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40th Anniversary

In Conversation: Woody Allen

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NY: Do you have a theory about why the culture keeps getting coarser?

WA: The country has, over the years, moved to the right. And it’s possible that accompanying that move to the right, you also get a lessening of taste. But I don’t know if what I’m saying is true, because I have shown some very good films—Bergman, Fellini—to kids from good schools like Yale. Bright kids. And they were not impressed. You know, it wasn’t as though I picked out some kid from the Midwest who’s a churchgoing barbarian. Those same kids that you see in the movie house doubled over with laughter over fraternity toilet jokes are very often kids from Columbia and Yale. We might also still be feeling the fallout from the sexual revolution, when everybody just ran amok talking dirty and doing things that were forbidden and it became the mark of drama and comedy to be simply outrageous. Not necessarily dramatically interesting or particularly comic, but just outrageous.

NY: Is there a recent film about New York by another director that you think especially nails the experience of living here?

WA: No.

NY: Let’s talk about 1968. You were still doing stand-up, and an amazingly fertile period for comedy was just winding down.

WA: Yes, it started in the late fifties. All of a sudden there were all those wonderful kind of Catskills-style comics—Jack E. Leonard, Phil Foster, Henny Youngman, Buddy Hackett, and they were hilariously funny guys. And then—see, Lenny Bruce I found artificial. I found him one of those guys who—without being a genuine intellectual or a particularly thoughtful person—saw an avenue to exploit and exploited it. I mean, he was fine. I think he towered over me. But then strange flowers started emerging on the scene that were different from the other flowers. There was Nichols and May. Jonathan Winters. And Mort Sahl. And they made the world of small, chic nightclubs and being a comedian not only acceptable but kind of snobby or stylish. And people that had ambivalent feelings about being a comic before suddenly found you could discuss intellectual matters.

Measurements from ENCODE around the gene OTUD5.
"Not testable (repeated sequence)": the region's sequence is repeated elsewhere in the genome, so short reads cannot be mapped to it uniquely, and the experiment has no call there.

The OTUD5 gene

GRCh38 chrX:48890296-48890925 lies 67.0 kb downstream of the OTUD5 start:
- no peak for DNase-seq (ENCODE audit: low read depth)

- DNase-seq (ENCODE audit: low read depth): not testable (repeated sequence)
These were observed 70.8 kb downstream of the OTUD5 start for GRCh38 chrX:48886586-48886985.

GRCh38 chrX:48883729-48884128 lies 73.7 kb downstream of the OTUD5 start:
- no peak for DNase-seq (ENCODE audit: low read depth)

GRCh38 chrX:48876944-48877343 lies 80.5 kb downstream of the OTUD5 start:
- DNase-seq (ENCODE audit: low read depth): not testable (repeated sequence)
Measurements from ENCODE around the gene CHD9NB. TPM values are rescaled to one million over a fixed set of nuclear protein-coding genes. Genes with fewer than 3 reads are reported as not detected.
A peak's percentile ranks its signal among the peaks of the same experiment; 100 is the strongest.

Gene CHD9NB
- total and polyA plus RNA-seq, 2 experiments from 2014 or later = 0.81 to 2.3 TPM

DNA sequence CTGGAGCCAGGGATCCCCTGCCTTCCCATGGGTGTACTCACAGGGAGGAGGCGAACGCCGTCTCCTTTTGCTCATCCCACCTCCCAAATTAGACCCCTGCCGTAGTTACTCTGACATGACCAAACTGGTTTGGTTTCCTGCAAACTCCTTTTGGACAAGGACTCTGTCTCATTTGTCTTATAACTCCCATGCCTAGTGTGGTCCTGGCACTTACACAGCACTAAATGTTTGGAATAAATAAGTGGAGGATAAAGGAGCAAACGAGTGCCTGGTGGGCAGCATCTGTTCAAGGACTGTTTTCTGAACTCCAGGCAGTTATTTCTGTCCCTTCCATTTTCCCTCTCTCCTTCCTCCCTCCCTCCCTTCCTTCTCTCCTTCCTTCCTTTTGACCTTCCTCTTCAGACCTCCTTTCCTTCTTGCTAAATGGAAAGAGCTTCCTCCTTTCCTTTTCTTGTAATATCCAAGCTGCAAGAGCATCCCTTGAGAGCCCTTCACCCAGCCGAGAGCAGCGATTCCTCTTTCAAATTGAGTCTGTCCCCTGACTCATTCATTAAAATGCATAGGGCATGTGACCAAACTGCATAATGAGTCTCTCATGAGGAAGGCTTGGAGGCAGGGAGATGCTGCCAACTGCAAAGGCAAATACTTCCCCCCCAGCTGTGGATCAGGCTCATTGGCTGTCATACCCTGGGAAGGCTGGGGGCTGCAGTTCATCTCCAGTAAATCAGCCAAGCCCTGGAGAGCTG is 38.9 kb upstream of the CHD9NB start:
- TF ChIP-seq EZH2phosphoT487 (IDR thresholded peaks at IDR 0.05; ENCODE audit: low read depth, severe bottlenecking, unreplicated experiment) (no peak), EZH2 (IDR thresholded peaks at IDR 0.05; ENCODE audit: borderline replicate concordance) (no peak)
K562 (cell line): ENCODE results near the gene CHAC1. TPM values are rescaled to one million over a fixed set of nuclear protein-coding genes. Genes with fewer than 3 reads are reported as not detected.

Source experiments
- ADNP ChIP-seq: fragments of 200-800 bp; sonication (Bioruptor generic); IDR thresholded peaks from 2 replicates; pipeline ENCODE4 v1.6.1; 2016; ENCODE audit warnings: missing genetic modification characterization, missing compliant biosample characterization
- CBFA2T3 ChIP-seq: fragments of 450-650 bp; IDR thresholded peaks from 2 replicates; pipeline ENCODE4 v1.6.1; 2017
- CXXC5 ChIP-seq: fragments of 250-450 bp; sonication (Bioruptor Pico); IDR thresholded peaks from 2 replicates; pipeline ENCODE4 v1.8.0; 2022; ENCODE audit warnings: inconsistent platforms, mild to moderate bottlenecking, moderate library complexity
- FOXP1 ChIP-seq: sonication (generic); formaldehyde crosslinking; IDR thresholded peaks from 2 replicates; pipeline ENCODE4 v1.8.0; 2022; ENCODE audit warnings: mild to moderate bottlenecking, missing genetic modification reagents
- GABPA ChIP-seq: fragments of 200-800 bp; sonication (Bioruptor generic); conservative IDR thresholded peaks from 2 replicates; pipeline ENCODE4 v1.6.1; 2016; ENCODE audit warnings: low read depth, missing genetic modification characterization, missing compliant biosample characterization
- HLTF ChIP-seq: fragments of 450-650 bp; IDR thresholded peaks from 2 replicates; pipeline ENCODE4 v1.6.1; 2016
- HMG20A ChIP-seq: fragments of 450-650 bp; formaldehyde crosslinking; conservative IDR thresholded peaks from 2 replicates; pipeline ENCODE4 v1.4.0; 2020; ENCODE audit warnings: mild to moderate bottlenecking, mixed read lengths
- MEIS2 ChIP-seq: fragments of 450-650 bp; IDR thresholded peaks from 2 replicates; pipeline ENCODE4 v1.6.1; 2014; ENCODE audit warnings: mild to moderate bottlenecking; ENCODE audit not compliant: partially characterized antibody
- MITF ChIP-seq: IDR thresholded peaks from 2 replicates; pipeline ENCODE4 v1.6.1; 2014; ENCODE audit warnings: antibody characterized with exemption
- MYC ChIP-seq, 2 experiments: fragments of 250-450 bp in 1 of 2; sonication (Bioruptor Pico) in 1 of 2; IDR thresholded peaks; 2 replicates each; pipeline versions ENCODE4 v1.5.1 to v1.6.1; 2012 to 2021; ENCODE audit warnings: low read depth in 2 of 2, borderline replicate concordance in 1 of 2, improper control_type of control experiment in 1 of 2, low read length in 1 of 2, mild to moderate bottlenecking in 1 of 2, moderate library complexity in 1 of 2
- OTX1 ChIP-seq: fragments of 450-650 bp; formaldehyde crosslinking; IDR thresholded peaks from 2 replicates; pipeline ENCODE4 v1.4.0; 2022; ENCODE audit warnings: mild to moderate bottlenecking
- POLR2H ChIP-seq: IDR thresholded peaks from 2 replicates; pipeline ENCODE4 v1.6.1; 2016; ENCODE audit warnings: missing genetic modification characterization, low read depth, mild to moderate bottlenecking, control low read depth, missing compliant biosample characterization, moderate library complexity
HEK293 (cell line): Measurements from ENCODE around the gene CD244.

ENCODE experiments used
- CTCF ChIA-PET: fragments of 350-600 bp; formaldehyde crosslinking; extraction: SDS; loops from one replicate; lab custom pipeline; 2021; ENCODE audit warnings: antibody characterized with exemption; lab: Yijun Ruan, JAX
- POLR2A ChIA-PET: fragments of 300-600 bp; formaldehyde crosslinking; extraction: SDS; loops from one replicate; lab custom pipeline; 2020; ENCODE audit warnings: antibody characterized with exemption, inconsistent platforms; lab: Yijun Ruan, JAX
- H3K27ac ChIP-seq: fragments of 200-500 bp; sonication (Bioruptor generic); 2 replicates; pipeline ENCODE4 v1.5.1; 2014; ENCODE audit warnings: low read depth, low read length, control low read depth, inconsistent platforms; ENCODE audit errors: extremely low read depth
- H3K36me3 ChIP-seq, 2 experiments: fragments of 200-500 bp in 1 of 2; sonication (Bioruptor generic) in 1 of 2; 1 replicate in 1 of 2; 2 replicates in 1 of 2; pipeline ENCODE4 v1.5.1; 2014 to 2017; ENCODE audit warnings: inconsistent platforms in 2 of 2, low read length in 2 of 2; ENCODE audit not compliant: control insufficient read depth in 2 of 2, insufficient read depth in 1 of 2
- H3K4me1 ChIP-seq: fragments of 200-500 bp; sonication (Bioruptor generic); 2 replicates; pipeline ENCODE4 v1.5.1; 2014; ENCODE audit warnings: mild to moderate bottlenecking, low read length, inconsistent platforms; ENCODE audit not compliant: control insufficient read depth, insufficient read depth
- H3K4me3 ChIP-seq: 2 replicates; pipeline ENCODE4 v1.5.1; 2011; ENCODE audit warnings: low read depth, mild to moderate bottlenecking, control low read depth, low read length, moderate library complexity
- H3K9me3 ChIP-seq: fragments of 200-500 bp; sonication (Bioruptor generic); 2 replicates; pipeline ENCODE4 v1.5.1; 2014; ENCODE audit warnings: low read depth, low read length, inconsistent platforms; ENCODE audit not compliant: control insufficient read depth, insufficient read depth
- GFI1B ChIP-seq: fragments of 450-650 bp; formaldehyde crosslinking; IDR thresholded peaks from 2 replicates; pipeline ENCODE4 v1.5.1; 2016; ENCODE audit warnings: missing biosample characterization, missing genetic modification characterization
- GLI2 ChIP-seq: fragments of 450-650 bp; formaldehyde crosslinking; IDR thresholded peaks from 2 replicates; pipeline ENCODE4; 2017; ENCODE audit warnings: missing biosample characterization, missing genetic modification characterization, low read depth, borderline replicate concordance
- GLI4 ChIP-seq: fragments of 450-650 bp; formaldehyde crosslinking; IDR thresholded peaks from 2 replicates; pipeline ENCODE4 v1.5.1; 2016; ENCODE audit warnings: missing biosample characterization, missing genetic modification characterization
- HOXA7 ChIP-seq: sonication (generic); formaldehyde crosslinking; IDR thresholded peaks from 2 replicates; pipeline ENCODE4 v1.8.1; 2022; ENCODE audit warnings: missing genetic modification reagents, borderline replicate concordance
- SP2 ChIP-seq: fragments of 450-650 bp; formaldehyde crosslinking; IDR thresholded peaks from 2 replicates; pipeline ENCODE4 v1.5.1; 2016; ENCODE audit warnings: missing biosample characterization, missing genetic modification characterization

NY: As you did.

Change is almost always negative. Things degenerate.

WA: But I was not in that class. There was a whole group of us that were successful comics. Shelley Berman, Bob Newhart, Bill Cosby, myself. But the three great geniuses of the period were Nichols and May, Jonathan Winters, and Mort Sahl. I still find Mort Sahl funny. I was with him the other day, in California, and he’s 81 and he’s teaching at Claremont College. And he said they have a course out there that they offered him to teach, on the Holocaust, and he didn’t take it. He said, “I wanted to see first how history judges the event.”

NY: The persona you developed in stand-up and later in the movies was of an anxious, neurotic Jew. Do you feel like the anxious, neurotic Jewish archetype still has the same cultural meaning now?

WA: I don’t know. I didn’t set out to do it. I just went up and made jokes, and people told me that I was an anxious, neurotic Jew. I didn’t sit down and think, This is a good side of the street to work.

NY: Do you think the New York Jew has gotten too assimilated?

WA: No, I’m a big one for assimilation of everybody. But the basic problems remain the same. People still have existential anxiety, relationship anxiety. It just may not be expressed in Hebraic idiom.

NY: Do you know anyone who still goes to an analyst?

WA: I do, though psychoanalysis has gone through a lot of changes.

NY: As the world’s most famous analysand, can you say whether you think analysis works?

WA: People always tease me. They say, look at you, you went for so much psychoanalysis and you’re so neurotic, you wind up marrying a girl so much younger than you. You don’t like to go through tunnels, you don’t like to stand near the drain in the shower. But I could also say to them, I’ve had a very productive life. I’ve worked very hard, I’ve never fallen prey to depression. I’m not sure I could have done all of that without being in psychoanalysis. People would say to me, oh, it’s just a crutch. And I would say, yes. It’s a crutch, and exactly what I need in this point in my life is a crutch.

NY: For a long time, you enjoyed largely favorable coverage in the New York media—until you first started seeing Soon-Yi. The press—particularly the tabloid press—hit you hard. And certainly over the years, this has become more of a tabloid town. Do the tabloids amuse you or trouble you?


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